Most of the records that have survived the nearly three centuries since Franklin & Armfield relate to the two men and their affairs. But Audrey Davis, the museum’s director, said the focus on the building was intentionally placed elsewhere.

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“We’re not just talking about the business. We are not talking about the men who controlled it. We’re talking about the people who lived through it and suffered it,” Davis said. “That’s what we hope visitors will take away: an understanding of this suffering and how it has affected African-American family life for generations.”

The second-floor exhibit, “Determined: The 400-Year Struggle for Black Equality,” aims to take a closer look at these generations and their struggle for equality, with photos and paintings of black figures in Alexandria and all of Virginia.

There is Albert Johnson, the first African-American doctor licensed to practice in Alexandria. In an adjoining room is Shirley Lee, the first certified African-American diver, originally from Alexandria. Across the Hall: Annie B. Rose, who played a key role in the Northern Virginia Urban League’s efforts to buy and take over Freedom House.

Rose’s story offers perhaps the most direct connection between the various exhibits. His father, Reverend Lewis Henry Bailey, was enslaved in the bullpen by Franklin and Armfield as a child and sold to Texas. When he was released years later, he walked to Alexandria to find his mother. The structure is called Freedom House in his honor.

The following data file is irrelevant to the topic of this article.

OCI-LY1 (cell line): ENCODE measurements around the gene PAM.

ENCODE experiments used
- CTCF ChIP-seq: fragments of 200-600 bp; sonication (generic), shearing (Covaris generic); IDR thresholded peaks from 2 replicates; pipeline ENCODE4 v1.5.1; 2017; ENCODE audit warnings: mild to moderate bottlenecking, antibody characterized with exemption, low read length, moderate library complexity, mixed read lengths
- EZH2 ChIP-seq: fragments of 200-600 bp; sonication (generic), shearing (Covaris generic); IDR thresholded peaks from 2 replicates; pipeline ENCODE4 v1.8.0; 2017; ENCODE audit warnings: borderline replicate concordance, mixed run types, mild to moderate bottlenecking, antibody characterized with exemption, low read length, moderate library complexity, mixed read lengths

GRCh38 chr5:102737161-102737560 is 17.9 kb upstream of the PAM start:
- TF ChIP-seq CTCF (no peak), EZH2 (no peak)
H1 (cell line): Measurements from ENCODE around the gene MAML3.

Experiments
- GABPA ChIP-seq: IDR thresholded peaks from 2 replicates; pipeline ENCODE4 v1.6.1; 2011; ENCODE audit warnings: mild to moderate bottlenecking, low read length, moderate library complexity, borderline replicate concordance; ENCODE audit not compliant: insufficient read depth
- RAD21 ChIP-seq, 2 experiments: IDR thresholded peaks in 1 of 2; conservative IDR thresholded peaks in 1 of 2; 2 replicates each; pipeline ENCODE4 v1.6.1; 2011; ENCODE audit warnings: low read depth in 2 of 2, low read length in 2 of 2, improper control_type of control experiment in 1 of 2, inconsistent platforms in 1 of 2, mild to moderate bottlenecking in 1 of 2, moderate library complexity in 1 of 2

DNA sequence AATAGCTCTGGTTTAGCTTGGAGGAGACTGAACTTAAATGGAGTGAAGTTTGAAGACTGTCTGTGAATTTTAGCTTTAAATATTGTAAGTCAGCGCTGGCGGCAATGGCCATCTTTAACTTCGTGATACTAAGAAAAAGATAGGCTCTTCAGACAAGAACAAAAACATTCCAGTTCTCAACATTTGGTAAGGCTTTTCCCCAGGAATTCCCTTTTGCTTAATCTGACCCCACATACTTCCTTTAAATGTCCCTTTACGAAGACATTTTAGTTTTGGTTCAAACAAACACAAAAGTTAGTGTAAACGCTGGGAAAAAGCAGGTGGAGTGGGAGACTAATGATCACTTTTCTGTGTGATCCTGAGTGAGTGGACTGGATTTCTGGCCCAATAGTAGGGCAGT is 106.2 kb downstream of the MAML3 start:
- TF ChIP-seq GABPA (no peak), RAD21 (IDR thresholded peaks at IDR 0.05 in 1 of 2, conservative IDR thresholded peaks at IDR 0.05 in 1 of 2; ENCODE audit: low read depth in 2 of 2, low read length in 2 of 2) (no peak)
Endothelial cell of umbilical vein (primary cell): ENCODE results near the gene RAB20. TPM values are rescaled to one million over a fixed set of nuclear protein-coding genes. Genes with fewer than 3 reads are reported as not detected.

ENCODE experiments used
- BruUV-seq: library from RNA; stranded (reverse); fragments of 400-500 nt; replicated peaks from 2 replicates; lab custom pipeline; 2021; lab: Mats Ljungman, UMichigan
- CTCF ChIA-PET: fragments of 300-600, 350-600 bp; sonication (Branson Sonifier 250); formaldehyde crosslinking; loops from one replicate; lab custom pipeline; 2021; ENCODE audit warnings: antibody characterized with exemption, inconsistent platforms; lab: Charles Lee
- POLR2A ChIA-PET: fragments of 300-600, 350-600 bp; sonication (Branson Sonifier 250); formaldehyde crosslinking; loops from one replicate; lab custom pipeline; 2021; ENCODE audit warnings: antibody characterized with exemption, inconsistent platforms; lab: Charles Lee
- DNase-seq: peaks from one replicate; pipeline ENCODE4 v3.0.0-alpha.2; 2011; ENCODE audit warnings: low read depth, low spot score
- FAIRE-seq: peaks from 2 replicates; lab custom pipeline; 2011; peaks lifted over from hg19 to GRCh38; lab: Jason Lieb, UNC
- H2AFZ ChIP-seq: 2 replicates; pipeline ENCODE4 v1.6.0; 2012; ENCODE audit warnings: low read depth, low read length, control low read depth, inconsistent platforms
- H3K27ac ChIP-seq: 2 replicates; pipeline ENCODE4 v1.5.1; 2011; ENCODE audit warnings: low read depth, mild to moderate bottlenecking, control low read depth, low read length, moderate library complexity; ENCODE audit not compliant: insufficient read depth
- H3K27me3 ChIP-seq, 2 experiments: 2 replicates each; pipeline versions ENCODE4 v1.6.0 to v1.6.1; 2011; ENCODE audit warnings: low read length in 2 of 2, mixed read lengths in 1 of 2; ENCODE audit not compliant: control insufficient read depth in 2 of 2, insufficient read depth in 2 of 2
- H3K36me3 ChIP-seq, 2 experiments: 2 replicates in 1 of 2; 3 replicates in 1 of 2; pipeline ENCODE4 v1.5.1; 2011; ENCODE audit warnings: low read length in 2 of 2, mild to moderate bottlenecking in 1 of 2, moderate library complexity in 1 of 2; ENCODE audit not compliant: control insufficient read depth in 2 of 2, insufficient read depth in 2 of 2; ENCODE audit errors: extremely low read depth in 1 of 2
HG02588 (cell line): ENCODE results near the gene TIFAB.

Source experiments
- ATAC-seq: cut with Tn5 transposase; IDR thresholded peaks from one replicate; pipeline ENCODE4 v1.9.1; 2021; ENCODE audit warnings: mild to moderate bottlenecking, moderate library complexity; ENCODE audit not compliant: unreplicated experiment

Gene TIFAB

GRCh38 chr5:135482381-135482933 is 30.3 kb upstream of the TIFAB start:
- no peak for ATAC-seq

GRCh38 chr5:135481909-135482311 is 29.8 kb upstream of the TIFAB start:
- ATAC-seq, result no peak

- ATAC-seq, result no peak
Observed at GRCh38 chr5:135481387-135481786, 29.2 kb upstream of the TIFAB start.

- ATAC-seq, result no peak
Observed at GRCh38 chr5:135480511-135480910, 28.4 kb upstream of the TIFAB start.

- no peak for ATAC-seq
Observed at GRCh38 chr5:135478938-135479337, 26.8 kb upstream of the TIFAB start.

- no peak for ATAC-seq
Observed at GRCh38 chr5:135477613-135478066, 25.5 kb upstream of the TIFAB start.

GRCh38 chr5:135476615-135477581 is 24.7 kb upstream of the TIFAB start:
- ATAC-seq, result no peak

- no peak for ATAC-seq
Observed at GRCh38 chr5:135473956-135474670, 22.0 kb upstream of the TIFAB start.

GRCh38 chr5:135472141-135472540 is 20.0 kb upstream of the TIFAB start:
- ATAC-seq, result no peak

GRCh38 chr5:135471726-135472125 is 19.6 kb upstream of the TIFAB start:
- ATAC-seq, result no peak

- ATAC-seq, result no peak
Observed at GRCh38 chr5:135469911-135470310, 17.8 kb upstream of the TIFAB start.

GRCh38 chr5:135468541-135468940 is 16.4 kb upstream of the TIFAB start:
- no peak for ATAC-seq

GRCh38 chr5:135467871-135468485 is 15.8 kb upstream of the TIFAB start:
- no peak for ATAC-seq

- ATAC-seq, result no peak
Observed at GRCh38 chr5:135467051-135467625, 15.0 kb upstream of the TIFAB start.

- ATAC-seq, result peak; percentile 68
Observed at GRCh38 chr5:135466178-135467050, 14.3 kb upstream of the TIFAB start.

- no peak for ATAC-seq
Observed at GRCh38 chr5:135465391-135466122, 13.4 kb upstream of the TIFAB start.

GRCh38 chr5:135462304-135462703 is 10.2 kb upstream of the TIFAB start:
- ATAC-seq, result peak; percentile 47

Davis, who also oversees the Alexandria Black History Museum just steps away, said the reopening of Freedom House is just the start of a new vision for the building and its role in the community.

The city plans to keep the museum open for about three years, during which time it and other historians will develop a master plan for the building, continue their archival research at the site, and consult with Alexandria residents about what they would like to see.

“We really want to be ground zero in telling this story and connecting it to other areas,” including the many visitors who have identified a genealogical connection to the site and to slaves trafficked by Franklin & Armfield.

The building will also be given a new name – one that she hopes will “reflect our continued mission to tell the story of the slave trade” and further transform the building into a site to further examine and discuss ideas. of racism and reconciliation.

Already, however, the exhibits seem to have prompted some thought.

At the back of the first-floor exhibit, a corkboard invited the first visitors to the museum to share their thoughts on what they had learned.

On a blank index card, Braden wrote, “Why have people been tormented and tested in all the horrible ways?”